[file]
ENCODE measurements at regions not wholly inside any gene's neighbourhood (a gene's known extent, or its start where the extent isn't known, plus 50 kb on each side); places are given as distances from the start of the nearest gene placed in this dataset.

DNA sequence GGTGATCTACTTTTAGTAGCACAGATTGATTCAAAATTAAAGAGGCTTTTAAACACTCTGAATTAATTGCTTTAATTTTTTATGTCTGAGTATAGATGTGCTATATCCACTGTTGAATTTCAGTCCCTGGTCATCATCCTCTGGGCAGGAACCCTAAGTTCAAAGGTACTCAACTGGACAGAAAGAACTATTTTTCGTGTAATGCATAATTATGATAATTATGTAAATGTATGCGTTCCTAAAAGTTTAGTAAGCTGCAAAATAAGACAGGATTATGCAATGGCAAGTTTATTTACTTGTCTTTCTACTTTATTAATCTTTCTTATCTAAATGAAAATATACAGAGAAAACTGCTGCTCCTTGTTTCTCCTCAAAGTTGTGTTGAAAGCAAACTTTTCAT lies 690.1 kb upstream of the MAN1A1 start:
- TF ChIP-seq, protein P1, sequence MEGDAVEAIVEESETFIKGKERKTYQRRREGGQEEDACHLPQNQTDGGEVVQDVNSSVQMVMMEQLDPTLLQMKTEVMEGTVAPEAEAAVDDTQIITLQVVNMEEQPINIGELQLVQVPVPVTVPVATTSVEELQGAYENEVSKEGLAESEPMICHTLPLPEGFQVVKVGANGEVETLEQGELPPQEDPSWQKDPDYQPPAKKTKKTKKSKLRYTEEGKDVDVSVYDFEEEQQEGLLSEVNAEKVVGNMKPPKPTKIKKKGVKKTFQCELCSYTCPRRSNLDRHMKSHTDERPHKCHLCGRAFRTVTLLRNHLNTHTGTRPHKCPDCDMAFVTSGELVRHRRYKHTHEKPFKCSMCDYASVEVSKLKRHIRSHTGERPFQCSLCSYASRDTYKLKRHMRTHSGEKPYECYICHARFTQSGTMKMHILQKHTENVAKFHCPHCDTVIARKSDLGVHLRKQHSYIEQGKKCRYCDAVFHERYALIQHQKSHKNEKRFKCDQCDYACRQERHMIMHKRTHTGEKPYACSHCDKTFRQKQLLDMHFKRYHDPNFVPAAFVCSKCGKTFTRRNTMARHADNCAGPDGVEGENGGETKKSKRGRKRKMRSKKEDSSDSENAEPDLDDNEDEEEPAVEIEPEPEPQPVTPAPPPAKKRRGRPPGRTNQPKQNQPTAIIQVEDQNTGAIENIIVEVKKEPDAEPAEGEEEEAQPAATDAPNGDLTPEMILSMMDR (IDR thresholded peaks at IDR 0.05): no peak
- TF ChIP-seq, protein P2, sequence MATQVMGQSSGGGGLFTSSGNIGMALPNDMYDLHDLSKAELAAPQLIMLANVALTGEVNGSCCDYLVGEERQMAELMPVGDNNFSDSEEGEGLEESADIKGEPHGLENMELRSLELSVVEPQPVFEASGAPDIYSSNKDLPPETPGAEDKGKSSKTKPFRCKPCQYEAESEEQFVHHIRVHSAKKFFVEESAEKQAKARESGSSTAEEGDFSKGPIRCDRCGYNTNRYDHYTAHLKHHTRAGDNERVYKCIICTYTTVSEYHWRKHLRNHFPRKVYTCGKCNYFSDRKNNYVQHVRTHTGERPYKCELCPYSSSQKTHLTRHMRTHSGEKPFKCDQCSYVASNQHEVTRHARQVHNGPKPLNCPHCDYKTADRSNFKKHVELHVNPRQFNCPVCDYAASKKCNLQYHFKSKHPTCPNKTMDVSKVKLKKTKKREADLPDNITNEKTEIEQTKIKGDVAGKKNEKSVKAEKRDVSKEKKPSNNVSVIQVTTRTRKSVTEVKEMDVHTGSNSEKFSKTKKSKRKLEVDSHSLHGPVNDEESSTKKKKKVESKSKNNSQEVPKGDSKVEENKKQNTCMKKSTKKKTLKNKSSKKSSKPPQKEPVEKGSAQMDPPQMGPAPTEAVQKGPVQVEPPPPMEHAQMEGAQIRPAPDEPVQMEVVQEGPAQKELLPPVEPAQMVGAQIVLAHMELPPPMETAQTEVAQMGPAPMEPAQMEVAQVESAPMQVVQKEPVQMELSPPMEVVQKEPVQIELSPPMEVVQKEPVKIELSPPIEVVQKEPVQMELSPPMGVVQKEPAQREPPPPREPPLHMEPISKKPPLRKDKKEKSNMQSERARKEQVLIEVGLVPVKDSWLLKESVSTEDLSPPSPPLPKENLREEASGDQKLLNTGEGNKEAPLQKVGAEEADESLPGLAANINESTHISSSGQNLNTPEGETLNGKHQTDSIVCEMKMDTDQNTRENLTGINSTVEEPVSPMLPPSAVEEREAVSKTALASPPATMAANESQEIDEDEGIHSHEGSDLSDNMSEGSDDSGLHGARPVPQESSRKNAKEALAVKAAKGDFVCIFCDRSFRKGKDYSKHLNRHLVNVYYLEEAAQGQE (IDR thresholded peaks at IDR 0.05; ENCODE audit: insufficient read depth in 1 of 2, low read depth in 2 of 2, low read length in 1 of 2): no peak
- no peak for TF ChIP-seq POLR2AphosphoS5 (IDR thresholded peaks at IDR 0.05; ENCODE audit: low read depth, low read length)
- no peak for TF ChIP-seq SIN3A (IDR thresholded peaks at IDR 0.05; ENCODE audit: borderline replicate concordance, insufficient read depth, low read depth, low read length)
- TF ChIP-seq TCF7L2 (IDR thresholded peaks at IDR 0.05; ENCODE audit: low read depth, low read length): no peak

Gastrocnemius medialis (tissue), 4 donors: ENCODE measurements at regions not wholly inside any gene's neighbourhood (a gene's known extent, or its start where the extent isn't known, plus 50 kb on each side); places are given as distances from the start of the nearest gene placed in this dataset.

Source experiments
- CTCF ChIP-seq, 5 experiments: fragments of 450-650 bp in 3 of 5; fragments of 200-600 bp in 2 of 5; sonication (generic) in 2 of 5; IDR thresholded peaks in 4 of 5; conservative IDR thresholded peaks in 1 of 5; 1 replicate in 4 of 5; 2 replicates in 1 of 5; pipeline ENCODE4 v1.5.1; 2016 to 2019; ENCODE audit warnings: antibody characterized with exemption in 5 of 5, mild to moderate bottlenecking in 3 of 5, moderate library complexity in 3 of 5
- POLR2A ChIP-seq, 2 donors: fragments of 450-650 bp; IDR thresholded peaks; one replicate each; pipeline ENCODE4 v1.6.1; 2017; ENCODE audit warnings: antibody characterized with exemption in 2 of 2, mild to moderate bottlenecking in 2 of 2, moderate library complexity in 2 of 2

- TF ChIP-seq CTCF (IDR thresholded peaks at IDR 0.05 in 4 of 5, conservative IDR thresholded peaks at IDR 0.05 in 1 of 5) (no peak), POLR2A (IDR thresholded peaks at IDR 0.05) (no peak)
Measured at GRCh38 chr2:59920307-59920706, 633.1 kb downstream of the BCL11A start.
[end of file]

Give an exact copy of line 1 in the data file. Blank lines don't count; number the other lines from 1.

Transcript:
ENCODE measurements at regions not wholly inside any gene's neighbourhood (a gene's known extent, or its start where the extent isn't known, plus 50 kb on each side); places are given as distances from the start of the nearest gene placed in this dataset.